My post on Why I Prefer SOA to REST got some interesting commentary yesterday that indicates that I probably should clarify what I was talking about. The most interesting feedback actually came from email from some evangelists at Microsoft who had a bunch of criticisms from the fact that I dared to use Wikipedia as a definitive reference to pointing out that SOA is a meaningless buzzword. So I'll try this again without using links to Wikipedia or the acronym "SOA".

My day job is designing services that will be used both within MSN by a number of internal properties (Hotmail, MSN Spaces, MSN Messenger, and a lot more) as well as figuring out what our external web services story will be for interacting with MSN Spaces. This means I straddle the fence of dealing with building distributed applications in a primarily homogenous intranet environment and the heteregenous World Wide Web. When I talk about "distributed applications" I mean both scenarios not just Web service development or enterprise service development.

Now let's talk about REST. In Chapter 5 of Roy Fieldings Dissertation where he introduces the concept of Representational State Transfer (REST) architectural style he writes

5.1.5 Uniform Interface

The central feature that distinguishes the REST architectural style from other network-based styles is its emphasis on a uniform interface between components (Figure 5-6). By applying the software engineering principle of generality to the component interface, the overall system architecture is simplified and the visibility of interactions is improved. Implementations are decoupled from the services they provide, which encourages independent evolvability. The trade-off, though, is that a uniform interface degrades efficiency, since information is transferred in a standardized form rather than one which is specific to an application's needs. The REST interface is designed to be efficient for large-grain hypermedia data transfer, optimizing for the common case of the Web, but resulting in an interface that is not optimal for other forms of architectural interaction.

In order to obtain a uniform interface, multiple architectural constraints are needed to guide the behavior of components. REST is defined by four interface constraints: identification of resources; manipulation of resources through representations; self-descriptive messages; and, hypermedia as the engine of application state. These constraints will be discussed in Section 5.2.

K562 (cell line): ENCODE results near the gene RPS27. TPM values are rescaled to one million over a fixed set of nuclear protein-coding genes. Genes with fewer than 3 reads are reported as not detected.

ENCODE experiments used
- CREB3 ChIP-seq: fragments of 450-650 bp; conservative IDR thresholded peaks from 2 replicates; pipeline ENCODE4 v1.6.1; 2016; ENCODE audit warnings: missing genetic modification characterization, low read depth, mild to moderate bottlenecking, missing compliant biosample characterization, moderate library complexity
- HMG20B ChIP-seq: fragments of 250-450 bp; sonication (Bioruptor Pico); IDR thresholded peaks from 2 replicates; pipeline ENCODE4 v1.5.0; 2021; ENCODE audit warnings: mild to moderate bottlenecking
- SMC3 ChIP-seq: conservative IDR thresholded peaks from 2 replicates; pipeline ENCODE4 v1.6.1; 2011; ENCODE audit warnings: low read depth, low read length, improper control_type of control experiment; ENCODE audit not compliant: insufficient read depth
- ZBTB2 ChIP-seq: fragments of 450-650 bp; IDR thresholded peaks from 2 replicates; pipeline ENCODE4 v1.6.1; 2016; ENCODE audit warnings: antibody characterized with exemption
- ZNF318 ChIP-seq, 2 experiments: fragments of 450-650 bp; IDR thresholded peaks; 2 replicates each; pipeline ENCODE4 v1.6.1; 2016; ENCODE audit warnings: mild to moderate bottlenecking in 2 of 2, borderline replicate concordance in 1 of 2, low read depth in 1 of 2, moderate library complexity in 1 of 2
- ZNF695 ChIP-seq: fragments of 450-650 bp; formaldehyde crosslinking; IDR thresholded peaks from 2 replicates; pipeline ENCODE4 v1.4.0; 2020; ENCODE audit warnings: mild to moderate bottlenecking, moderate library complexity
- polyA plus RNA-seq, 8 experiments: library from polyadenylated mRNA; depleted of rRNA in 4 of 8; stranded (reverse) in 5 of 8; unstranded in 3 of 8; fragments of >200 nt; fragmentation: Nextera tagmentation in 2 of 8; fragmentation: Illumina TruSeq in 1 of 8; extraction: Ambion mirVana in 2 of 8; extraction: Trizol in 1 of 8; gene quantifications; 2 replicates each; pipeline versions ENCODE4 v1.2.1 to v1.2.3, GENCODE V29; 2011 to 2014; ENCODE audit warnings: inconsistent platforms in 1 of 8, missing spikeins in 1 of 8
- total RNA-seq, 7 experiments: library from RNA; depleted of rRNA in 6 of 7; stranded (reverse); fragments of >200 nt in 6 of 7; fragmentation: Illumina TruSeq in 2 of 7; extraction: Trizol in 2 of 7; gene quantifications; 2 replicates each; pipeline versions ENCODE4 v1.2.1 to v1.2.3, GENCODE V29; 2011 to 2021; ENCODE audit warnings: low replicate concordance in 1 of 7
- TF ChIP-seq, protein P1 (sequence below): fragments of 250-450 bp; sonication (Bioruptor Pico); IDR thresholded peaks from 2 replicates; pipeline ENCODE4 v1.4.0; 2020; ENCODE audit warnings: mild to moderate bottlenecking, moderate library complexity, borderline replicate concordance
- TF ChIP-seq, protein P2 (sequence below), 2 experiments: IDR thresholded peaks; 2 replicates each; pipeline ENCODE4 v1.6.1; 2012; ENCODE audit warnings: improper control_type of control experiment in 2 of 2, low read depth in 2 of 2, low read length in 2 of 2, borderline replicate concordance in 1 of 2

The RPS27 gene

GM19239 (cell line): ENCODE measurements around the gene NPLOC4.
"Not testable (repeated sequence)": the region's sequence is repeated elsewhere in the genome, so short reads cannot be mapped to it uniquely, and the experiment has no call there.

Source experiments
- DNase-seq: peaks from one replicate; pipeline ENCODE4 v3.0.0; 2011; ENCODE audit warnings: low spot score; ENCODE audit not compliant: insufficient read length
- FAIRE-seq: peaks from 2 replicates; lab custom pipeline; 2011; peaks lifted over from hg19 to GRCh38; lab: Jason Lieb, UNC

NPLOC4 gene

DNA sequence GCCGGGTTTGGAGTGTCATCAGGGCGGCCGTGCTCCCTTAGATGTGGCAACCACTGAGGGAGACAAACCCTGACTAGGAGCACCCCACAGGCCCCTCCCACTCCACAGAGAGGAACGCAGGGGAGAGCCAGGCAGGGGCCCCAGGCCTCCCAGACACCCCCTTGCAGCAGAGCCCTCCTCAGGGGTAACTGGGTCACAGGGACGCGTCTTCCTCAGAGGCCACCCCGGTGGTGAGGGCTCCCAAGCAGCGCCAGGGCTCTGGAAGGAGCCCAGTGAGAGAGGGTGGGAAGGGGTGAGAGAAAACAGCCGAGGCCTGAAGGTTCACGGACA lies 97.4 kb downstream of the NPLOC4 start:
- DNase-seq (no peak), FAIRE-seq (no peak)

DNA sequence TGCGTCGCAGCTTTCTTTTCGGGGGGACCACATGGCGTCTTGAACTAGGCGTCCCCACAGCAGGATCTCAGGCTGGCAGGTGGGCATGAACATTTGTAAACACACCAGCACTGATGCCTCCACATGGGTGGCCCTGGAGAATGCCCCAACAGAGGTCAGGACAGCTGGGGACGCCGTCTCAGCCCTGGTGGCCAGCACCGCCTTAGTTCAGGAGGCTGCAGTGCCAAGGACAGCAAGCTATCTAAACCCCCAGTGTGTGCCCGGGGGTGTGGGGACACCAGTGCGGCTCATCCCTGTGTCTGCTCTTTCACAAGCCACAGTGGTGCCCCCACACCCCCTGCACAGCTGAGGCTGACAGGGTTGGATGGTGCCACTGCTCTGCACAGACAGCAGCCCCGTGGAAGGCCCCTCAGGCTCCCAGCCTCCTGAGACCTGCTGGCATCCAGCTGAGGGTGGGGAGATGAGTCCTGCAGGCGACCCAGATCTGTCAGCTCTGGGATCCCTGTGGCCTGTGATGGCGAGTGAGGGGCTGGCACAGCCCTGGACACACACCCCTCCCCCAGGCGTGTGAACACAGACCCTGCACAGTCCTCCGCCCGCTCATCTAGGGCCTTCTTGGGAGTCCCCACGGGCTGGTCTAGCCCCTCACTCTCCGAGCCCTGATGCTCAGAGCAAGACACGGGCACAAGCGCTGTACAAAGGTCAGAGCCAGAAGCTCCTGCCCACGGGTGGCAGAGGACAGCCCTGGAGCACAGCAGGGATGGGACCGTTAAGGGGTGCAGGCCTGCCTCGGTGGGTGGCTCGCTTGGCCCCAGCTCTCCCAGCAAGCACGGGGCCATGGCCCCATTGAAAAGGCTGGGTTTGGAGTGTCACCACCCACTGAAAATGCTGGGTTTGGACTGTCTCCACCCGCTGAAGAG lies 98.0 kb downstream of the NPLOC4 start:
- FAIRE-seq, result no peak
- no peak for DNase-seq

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5.2.1.1 Resources and Resource Identifiers

The key abstraction of information in REST is a resource. Any information that can be named can be a resource: a document or image, a temporal service (e.g. "today's weather in Los Angeles"), a collection of other resources, a non-virtual object (e.g. a person), and so on. In other words, any concept that might be the target of an author's hypertext reference must fit within the definition of a resource. A resource is a conceptual mapping to a set of entities, not the entity that corresponds to the mapping at any particular point in time.

The REST architecture describes how a large interlinked web of hypermedia works which is what the World Wide Web is. It describes a way to build a certain class of distributed application, specifically one where you are primarily interested in manipulating linked representations of resources where the representations are hypermedia.

On to service orientation. The canon of service orientation are the four tennets taken from the article A Guide to Developing and Running Connected Systems with Indigo by Don Box where he wrote

In Indigo, a service is simply a program that one interacts with via message exchanges. A set of deployed services is a system. Individual services are built to lastthe availability and stability of a given service is critical. The aggregate system of services is built to allow for changethe system must adapt to the presence of new services that appear a long time after the original services and clients have been deployed, and these must not break functionality.

Service-oriented development is based on the four fundamental tenets that follow:

Boundaries are explicit A service-oriented application often consists of services that are spread over large geographical distances, multiple trust authorities, and distinct execution environments...Object-oriented programs tend to be deployed as a unit...Service-oriented development departs from object-orientation by assuming that atomic deployment of an application is the exception, not the rule. While individual services are almost always deployed atomically, the aggregate deployment state of the overall system/application rarely stands still.